The British Medical Association (BMA) has demanded urgent action to address the rural GP recruitment crisis, warning failure to do so will have “serious implications” for care in remote areas.
Dr Andrew Buist, BMA’s Scottish GPs committee chair, has highlighted the struggle to attract doctors to the north, the expense of providing locum cover and the number of doctors reaching retirement age.
In a blog for the BMA website, Dr Buist said GP practices were only surviving at the moment because of “amazing” doctors working in the Highlands and islands.
His concerns were voiced at a time when rural doctors are worried that the new GP contract between the BMA and Scottish Government will worsen their conditions.
Dr Buist said rural doctors delivered the highest quality of care in what could be “incredibly difficult” circumstances.
He said they were grappling with providing out-of-hours cover, stretched ambulance services and operating in areas where the nearest hospital could be a couple of hours away.
His blog was written following a tour of Caithness, Sutherland and Ross and Cromarty which involved meetings with GPs in the area.
Practices had a “particular struggle” to get locums as well as permanent replacements and almost all the doctors he met were over 40-years-old, Dr Buist said.
This meant, Dr Buist wrote, there are “serious implications for the long-term future of primary healthcare in the area unless action is taken now.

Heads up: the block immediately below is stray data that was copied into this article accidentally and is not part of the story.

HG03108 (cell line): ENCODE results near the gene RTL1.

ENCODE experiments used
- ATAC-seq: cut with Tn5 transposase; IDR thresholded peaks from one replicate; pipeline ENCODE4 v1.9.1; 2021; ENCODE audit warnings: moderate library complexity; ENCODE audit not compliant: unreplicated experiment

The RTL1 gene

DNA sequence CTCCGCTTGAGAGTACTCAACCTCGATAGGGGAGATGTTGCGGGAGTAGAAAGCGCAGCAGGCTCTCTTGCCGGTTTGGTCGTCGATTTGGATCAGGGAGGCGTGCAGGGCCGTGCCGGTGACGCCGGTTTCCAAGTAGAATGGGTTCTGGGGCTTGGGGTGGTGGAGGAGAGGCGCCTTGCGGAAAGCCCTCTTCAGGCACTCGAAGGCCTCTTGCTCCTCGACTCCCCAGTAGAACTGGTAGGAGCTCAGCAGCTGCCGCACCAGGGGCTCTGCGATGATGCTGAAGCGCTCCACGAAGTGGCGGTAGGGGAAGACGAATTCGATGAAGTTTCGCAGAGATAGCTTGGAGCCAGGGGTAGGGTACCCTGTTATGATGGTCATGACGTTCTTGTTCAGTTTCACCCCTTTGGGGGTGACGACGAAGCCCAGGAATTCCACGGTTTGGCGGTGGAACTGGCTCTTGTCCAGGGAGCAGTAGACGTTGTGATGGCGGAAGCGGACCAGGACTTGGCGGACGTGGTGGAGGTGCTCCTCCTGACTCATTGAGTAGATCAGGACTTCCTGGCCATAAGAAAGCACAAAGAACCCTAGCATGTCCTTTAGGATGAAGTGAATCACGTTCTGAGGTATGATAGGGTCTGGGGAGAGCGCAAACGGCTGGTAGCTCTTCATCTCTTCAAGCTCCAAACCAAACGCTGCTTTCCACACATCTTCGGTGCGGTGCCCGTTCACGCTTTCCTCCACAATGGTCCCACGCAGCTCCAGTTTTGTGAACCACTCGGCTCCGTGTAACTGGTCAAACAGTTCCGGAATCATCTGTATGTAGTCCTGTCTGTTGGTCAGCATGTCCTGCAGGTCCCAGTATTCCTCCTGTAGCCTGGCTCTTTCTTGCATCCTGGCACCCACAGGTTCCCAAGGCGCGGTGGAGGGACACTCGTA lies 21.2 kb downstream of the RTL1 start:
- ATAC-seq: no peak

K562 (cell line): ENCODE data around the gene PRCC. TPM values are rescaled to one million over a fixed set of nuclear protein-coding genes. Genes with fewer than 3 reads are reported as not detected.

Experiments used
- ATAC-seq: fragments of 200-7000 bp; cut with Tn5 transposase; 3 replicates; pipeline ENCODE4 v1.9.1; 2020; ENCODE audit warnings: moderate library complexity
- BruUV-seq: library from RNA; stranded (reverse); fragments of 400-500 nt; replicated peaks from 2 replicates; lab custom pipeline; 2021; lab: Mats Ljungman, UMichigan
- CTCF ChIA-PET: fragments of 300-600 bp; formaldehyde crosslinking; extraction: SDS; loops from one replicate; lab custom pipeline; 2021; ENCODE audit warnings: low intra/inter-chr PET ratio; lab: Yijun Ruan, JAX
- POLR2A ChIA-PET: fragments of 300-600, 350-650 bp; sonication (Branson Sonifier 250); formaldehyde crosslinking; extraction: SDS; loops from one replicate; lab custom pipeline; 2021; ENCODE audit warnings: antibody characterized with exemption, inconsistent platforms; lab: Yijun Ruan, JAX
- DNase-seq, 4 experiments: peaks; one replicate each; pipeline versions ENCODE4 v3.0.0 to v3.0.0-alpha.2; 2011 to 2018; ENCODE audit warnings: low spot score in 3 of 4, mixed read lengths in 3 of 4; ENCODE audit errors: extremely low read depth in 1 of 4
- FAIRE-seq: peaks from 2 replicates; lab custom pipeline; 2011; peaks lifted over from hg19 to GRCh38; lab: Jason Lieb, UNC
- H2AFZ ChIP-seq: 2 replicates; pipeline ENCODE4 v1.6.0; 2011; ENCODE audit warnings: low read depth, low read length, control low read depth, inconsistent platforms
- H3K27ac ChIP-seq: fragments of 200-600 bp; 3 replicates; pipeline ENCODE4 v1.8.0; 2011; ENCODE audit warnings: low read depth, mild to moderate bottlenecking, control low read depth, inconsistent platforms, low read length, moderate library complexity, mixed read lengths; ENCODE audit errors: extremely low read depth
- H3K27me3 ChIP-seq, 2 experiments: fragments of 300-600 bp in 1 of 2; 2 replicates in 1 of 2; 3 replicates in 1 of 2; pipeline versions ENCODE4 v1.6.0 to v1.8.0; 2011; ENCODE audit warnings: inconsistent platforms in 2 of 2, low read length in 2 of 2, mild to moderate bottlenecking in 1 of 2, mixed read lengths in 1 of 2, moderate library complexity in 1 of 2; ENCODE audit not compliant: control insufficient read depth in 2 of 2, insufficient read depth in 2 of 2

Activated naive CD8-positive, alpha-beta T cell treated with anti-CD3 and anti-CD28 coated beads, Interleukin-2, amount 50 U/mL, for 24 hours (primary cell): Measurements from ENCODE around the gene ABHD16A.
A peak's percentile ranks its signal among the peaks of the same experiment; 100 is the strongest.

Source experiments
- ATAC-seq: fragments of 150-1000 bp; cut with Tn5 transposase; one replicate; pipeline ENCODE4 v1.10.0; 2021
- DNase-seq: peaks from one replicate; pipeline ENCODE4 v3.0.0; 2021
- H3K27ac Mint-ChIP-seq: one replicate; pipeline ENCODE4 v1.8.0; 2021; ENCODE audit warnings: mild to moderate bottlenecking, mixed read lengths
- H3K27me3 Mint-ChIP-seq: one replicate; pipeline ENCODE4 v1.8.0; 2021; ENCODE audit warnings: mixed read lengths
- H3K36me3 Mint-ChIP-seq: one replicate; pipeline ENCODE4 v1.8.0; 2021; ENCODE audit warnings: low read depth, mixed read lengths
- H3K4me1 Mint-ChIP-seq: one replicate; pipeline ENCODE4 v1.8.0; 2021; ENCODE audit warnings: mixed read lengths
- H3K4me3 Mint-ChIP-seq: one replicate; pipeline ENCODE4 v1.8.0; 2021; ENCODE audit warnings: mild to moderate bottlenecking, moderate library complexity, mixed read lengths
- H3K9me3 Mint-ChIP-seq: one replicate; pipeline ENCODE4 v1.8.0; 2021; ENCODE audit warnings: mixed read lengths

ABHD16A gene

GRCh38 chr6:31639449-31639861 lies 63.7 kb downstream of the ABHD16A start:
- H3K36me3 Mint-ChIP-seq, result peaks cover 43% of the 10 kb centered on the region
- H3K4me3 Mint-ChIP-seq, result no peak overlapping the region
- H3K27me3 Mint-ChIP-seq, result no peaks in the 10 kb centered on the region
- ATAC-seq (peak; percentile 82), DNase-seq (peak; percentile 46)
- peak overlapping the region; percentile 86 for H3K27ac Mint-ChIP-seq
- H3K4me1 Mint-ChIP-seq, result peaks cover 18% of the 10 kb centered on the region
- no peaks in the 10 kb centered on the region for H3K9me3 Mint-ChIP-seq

“The practices survive at the moment because they have some amazing doctors.”
He warned there would be “a huge gap to fill” when the current group of GPs retire.
Doctors have reported high vacancy rates in rural areas where finding replacement GPs can sometimes take years.
Earlier this year, a survey of 51 members of the Rural GP Association of Scotland (RGPAS) found more than 80% felt the new contract disadvantaged its members.
Rural GPs argue that they are more likely than urban GPs to provide services such as palliative care, attend road and other accidents and treat mental health and chronic diseases.
Highlands Tory MSP Donald Cameron said: “Our GPs in remote and rural practices do a fantastic job, but this problem has been brewing for a long time.
“SNP ministers need to take urgent action to prevent matters getting even worse for our more remote communities.”
A Scottish Government spokesman said there were a record number of GPs in Scotland, but recognised rural communities faced “distinct challenges” in recruiting and retaining doctors.
He said the GP contract would reduce workload, making a medical career more attractive and ministers had allocated £600,000 on golden hellos and relocation costs for GPs moving to rural posts.
A Scottish Ambulance Service spokesman said it was its “absolute priority” to ensure people in rural and urban areas received a good response.